July 2, 2022


Home Finishes First

1st and very last: Maryland builder Eugene Evans crafts the 40-foot fiberglass Rose Marie for himself

3 min read

February 5, 2021

The Rose Marie was designed to do the job in Chesapeake Bay’s blue crab and oyster fisheries. Evans Boat Repair image.

When Eugene Evans, 67, of Crisfield, Md., was escalating up in the isolated fishing village of Rhodes Level on Smith Island, Md., his lifestyle aspiration was to turn out to be a commercial waterman.

As a youth, Eugene invested summers functioning with his father on the loved ones boat, Twilight, harvesting peelers and delicate-shell blue crabs and messing all over with boats. At an early age, it was obvious, he could come up with ingenious approaches of repairing everything linked to boats.

Evans married his childhood sweetheart, Rose, in 1970. And at age 17, he went to operating the drinking water complete time. With decline in the seafood field, the few moved off the island in 1973 to Crisfield on Maryland’s Eastern Shore. Evans ongoing to work the water, but much more and much more he was acquiring phone calls from business fishermen seeking him to work on their boats. In excess of time, he was expending far more time doing work on boats than fishing.

In 1980, the couple commenced Evans Boat Fix. He crafted his very first fiberglass boat in 1983, a Smith Island crab scrape boat, regarded on Tangier Island as a barcat. The design of boat advanced about time especially to pull a dredge by hand for blue crabs in the grassy shoal waters of Tangier Sound. The boat fashion goes back to days of sail and wind electrical power.

Eugene and Rose Marie Evans of Evans Boat Fix stand beside his new boat named for her. Evans Boat Maintenance image.

Evans’ father, John, owned a 22-foot barcat created throughout the sailing era. When Evans determined to use it as a mildew to establish a fiberglass edition, it even now experienced the slotted centerboard, which experienced been plugged when the initially engine was installed. “I truly took her and turned her upside down and utilized her as a plug to create my very first fiberglass boat,” he says. “She was an previous boat, but she experienced options that worked great for doing work the waters of Tangier Audio.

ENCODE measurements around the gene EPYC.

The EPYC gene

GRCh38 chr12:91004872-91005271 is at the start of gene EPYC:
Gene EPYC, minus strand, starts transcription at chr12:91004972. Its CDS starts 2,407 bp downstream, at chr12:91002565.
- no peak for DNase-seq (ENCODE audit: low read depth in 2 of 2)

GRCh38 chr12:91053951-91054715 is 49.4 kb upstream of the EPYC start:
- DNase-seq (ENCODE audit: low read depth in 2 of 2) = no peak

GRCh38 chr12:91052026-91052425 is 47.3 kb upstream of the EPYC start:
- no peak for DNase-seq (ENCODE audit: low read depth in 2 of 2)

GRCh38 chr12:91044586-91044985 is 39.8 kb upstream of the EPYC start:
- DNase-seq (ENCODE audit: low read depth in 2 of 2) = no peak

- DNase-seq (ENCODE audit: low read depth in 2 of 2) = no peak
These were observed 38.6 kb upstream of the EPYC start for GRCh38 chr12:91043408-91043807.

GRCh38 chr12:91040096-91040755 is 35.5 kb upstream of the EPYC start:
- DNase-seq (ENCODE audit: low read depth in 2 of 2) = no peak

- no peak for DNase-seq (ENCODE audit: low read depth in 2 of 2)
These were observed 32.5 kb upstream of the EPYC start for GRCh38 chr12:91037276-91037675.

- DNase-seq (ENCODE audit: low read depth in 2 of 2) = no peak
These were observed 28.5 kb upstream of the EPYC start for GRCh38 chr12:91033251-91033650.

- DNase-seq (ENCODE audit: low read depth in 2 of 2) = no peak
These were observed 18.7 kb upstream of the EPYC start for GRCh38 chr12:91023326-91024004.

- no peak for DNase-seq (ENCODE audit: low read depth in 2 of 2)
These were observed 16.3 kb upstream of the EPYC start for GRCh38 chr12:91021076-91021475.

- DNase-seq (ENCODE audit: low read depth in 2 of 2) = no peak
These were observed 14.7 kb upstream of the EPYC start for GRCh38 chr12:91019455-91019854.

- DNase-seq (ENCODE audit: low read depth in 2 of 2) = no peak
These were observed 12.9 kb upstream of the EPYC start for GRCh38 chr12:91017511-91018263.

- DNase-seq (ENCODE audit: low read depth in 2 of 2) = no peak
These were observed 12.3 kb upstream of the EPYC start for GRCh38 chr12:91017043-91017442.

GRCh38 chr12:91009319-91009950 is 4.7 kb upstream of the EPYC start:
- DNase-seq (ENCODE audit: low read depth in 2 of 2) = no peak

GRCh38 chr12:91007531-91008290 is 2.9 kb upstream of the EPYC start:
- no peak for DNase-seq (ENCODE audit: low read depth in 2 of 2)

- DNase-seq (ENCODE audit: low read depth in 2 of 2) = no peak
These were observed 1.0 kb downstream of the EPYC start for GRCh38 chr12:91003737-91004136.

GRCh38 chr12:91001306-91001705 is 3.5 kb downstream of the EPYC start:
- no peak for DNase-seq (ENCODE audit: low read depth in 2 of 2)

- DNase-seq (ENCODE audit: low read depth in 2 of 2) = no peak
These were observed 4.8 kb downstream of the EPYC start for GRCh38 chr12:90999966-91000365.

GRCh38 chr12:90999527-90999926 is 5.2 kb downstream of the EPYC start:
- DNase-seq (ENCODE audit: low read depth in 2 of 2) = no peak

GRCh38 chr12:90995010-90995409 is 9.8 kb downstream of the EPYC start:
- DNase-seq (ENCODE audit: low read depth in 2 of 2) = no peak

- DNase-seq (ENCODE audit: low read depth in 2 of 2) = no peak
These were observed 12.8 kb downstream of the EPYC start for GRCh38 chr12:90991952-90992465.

“She was a sluggish-heading boat due to the fact she experienced a sailing-design and style tuck stern. I squared the stern up on my (fiberglass) version and set a tunnel in her for the shaft and prop. The tunnel built her ready to work in 12 inches of drinking water on a tender bottom,” he states.

“When we got her completed, I shortly developed and offered two far more to a father and son. I had no intention of turning out to be a comprehensive-time boatbuilder. I finished up building 5 boats that initial winter,” claims Evans.

The upcoming year, 1984, a waterman requested a 30-foot barcat. “I got (Smith Island boatbuilder) Joe Kite to make a 30-foot common wood crab scrape boat, and I applied it as a plug to make my fiberglass boat,” suggests Evans. Kite was paid by the hour to develop the wood boat and came everyday to Crisfield from Smith Island to perform on the boat in Evans’s boatshop. The 30-foot fiberglass barcat was a productive endeavor for Evans Boat Mend and he crafted and bought numerous more that 12 months. Kite stayed all over for the launching of the initially fiberglass 30-foot barcat. He was later on featured in the short article “C-flex Technique sparks Maryland builders’ shift to fiberglass” in NF June 1989.

“When Joe saw our concluded item, he identified as (the late) Dave Sintes (of Seemann Fiberglass) and experienced him style and design him a boat. Right after that time with me, Joe did not build a lot of boats out of wood. It was all fiberglass,” says Evans.

In 1985, Evans started getting requests for greater, more regular deadrise boats. He teamed up with a Trappe, Md., boatbuilder, the late Gene Travers, to design and generate the properly-regarded fiberglass Somerset 35- and 42-foot boats. More than the several years, the firm crafted deadrise fiberglass boats for commercial fishermen up to 50 feet lengthy.

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